"Although significant progress over the past 10 years has greatly advanced the capabilities of these tiny man-made machines, such catalytic motors have predominantly relied on an external hydrogen peroxide fuel that impedes many practical applications," Joe Wang, Distinguished Professor, Department of Nanoengineering at the University California San Diego, tells Nanowerk. "Extending the scope of chemically-powered nanomotors to diverse operations and new environments requires the identification of new in situ fuels in connection to new catalytic materials and reactions. Obviously, water is the ideal choice as fuel for the majority of practical nanomachine applications."
In new work, reported in the August 14, 2012 online issue of ACS Nano ("Water-Driven Micromotors"), Wang and his team (Wei Gao, Allen Pei) have now demonstrated the first example of a water-driven bubble-propelled micromotor that eliminates the requirement for the common hydrogen peroxide fuel.
Although the water-splitting reaction has been used before to drive bipolar-electrochemical macroscale motors under an external electrical field (see paper in Nature Communications: "Electric field-induced chemical locomotion of conducting objects"), it has not been used for the locomotion of self-propelled chemically powered micromotors.
By presenting the first example of a chemically-powered micromotor propelled autonomously using water as the sole fuel source, the team greatly expands the scope of applications and environments of chemically powered nanomachines (in previous work, Wang and his team already demonstrated hydrogen-bubble-propelled zinc-based microrockets that rely on strong acids as fuels).
In particular, as Wang explains, "these water-driven micromotors could have a profound impact on diverse biomedical or industrial applications of micromotors, ranging from targeted drug delivery to microchip diagnostics, where the use of the common peroxide fuel is not desirable or possible."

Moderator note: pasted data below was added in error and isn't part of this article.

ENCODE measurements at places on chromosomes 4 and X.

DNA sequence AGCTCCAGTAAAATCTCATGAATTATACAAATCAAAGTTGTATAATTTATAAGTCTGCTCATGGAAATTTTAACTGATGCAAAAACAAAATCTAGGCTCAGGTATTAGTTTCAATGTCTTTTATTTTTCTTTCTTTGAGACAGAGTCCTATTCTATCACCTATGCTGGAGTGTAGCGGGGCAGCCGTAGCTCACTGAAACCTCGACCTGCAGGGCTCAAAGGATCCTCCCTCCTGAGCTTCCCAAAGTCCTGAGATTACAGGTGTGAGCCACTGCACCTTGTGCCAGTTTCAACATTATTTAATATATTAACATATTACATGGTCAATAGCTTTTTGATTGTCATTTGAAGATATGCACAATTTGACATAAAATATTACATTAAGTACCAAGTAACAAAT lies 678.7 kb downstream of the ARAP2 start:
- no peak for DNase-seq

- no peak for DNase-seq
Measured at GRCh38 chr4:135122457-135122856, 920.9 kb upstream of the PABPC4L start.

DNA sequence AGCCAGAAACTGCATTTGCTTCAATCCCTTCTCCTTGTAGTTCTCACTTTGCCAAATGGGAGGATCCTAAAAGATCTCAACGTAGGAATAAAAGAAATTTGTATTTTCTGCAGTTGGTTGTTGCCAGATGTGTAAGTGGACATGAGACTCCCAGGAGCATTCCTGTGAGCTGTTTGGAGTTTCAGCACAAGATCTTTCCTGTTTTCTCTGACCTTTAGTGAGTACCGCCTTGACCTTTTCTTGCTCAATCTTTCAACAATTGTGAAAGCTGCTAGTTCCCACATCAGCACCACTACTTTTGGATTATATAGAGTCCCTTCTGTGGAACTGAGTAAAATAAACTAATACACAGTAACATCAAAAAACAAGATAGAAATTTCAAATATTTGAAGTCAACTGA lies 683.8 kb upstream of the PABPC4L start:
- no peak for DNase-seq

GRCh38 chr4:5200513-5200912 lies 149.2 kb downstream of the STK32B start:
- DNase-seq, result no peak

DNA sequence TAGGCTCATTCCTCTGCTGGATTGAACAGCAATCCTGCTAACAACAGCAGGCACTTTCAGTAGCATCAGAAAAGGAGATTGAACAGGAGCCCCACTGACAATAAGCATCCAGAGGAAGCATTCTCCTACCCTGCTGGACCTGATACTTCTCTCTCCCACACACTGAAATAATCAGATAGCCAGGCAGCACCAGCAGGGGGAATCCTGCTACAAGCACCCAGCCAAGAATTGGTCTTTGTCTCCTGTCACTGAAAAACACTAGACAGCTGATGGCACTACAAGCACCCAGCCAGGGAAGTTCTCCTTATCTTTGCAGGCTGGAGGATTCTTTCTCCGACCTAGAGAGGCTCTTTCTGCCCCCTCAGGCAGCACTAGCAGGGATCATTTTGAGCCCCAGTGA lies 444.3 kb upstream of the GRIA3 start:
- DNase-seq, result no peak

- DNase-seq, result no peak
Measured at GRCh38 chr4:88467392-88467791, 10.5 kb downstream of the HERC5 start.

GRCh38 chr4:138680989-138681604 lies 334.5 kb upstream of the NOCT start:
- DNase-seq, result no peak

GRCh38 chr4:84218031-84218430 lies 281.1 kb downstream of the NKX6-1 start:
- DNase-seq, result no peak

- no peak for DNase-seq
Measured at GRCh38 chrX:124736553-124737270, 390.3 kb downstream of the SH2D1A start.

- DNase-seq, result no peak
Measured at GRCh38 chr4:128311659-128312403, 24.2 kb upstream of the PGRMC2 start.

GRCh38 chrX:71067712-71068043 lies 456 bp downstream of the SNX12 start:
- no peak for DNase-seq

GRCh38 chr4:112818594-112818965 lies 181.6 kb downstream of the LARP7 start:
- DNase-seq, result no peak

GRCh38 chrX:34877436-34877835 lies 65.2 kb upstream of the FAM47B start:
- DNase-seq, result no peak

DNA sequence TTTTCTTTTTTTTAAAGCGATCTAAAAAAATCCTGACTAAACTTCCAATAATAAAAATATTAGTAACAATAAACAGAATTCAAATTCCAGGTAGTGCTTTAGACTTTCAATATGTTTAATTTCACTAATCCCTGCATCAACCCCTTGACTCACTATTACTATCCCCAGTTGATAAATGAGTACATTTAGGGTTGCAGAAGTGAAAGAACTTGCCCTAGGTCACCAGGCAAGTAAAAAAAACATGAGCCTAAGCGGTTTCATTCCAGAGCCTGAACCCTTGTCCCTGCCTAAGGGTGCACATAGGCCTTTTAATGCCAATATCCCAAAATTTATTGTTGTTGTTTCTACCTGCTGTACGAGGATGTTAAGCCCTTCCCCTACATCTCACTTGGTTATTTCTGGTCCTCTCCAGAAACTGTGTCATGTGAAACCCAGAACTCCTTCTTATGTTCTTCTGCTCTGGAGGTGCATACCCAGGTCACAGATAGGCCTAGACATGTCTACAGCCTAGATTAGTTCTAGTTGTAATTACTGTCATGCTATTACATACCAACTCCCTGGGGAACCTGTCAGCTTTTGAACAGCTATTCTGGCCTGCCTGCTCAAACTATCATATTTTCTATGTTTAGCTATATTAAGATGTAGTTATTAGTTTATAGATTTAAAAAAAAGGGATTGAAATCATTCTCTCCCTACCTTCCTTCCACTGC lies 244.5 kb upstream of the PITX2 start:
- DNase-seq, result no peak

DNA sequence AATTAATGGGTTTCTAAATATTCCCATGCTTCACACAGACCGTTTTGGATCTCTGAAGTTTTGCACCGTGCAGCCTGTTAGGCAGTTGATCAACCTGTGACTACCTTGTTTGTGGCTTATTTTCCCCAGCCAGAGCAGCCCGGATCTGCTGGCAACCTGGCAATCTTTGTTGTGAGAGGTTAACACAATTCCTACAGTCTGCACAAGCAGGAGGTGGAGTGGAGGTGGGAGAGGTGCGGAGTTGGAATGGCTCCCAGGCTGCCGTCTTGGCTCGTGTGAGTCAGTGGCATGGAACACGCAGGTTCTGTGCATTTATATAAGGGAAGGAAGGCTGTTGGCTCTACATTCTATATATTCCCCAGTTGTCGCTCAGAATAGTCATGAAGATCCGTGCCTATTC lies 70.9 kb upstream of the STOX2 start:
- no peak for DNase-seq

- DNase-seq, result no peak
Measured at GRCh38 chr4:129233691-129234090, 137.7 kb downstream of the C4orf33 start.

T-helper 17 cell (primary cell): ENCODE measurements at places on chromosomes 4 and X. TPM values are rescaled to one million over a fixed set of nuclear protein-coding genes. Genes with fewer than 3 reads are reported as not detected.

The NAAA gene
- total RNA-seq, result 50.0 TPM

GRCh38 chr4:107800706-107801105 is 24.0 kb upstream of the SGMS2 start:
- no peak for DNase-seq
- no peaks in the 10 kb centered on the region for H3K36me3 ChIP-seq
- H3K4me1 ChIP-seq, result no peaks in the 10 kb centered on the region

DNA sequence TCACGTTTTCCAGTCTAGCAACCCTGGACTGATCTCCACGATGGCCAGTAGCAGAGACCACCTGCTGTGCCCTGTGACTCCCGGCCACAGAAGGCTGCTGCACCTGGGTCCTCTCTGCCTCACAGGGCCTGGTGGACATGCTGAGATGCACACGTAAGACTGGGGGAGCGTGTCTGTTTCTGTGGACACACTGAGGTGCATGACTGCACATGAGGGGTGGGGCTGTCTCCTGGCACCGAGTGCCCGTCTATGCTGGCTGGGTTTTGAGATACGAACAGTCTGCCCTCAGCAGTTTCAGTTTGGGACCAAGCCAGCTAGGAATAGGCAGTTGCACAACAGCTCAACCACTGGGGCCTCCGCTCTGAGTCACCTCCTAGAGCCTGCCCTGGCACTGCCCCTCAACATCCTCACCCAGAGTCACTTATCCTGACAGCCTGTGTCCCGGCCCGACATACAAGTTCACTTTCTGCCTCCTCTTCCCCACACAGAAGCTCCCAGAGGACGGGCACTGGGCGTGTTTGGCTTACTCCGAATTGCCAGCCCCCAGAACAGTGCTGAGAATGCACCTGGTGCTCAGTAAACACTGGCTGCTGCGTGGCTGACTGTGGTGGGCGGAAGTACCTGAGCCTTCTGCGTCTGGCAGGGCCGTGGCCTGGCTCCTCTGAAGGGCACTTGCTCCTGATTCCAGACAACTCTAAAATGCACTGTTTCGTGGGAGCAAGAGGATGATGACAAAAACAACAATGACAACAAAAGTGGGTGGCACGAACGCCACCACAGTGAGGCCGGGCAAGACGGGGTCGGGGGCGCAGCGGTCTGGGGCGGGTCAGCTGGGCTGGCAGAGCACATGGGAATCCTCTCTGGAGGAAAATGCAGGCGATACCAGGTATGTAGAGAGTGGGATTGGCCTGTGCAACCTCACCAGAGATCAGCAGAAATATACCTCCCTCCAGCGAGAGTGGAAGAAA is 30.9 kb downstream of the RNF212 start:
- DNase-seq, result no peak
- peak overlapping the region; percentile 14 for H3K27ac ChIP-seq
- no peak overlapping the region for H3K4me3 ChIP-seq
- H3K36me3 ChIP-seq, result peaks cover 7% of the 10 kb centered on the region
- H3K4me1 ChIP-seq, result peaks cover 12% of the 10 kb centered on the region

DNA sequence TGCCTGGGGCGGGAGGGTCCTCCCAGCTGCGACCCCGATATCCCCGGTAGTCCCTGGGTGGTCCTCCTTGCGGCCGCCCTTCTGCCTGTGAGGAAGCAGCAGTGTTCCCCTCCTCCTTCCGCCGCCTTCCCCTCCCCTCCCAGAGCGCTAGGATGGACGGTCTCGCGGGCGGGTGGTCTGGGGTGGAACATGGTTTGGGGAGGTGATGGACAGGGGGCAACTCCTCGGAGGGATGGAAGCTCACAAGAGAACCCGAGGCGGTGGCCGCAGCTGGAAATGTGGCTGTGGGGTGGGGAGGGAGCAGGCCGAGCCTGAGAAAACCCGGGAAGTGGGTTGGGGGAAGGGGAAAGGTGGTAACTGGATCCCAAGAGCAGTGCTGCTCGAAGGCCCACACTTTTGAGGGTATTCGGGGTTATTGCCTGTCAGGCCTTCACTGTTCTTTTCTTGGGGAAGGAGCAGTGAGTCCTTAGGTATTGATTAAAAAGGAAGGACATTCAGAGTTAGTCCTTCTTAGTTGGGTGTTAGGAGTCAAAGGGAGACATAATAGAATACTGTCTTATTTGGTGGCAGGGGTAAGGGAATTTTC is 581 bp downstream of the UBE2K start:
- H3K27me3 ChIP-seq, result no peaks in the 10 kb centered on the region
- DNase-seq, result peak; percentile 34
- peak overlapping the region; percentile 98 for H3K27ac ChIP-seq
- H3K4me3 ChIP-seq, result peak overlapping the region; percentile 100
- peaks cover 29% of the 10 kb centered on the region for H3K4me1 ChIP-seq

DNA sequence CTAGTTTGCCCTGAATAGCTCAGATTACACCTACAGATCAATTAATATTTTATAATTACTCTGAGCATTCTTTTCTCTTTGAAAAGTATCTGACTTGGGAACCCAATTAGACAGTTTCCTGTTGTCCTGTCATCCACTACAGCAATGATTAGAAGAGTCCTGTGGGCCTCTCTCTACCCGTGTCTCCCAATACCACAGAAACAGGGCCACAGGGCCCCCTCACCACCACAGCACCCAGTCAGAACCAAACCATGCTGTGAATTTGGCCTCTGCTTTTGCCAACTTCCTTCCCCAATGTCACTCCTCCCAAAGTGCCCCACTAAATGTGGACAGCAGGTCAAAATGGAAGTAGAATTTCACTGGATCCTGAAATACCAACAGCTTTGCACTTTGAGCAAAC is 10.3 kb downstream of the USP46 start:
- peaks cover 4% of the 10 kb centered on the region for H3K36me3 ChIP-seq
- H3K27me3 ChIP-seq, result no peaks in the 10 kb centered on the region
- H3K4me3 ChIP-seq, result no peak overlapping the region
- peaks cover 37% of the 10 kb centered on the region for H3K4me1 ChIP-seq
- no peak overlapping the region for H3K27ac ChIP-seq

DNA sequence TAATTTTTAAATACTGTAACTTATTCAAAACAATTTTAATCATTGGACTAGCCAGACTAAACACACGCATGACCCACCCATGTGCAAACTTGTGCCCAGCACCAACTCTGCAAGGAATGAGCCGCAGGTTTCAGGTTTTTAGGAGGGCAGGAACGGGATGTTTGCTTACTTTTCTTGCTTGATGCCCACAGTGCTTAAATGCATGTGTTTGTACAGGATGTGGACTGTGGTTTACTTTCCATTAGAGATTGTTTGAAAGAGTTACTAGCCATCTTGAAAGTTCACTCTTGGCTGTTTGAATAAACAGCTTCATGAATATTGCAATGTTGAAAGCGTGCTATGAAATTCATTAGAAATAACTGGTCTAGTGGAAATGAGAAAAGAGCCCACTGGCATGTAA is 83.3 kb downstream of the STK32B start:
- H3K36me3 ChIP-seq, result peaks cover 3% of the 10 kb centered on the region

The water-driven Janus micromotor is composed of a partially coated Al–Ga binary alloy microsphere. The dark hemisphere (left) represents the Al-Ga alloy, while the green area (right) corresponds to the asymmetric Ti coating on one side of the sphere. The ejection of hydrogen bubbles from the exposed Al-Ga alloy hemisphere side, upon its contact with water, provides a powerful directional propulsion thrust. (Image: Dr. Wang, UC San Diego)
To accomplish the goal of using water for generating the bubble-thrust, essential for an efficient autonomous movement, the researchers have focused here on the use of aluminum to reduce water to hydrogen. For this purpose they identified the most appropriate aluminum-alloy composition. They designed a new bubble-propelled spherical Janus micromotor based on coating one side of an Al-Ga microparticle with a titanium layer (see figure above) and developed a new microcontact route for fabricating such water-propelled Al-Ga/Ti microparticles.
Specifically, the fabrication process involved these major steps: Aluminum particles (average size 20 µm) and liquid gallium are spread onto separate glass slides at a 1:1 mass ratio. The two slides were then pressed together until an Al-Ga alloy formed via microcontact mixing. During this period, gallium penetrated into the aluminum particles to form the outer alloy layer. Subsequently, one side of the Al-Ga microparticles was coated with a titanium layer via e-beam evaporation to form the asymmetric Janus microstructure. Brief sonication allowed the separation of the micromotors from the glass slides.
Once the microparticles come in contact with water – or other fluids such as biological media – a rapid reaction between the aluminum alloy and water leads to a spontaneous generation of hydrogen bubbles. This ejection of hydrogen bubbles from the exposed Al-Ga alloy hemisphere side provides a powerful directional propulsion thrust (see video below).
The strong momentum of the bubble ejection propels the micromotor at a remarkable speed of 3 millimeters per second, which corresponds to 150 body lengths per second.
Wang says that future efforts will aim at further improving the propulsion behavior of water-driven micromotors by enhancing the alloy reactivity via a judicious control of its microstructure and composition.
"We will also investigate new water-splitting catalytic reactions and materials, that would offer extended motor lifetimes and/or higher efficiency, and will demonstrate practical applications of these water-powered micromotors."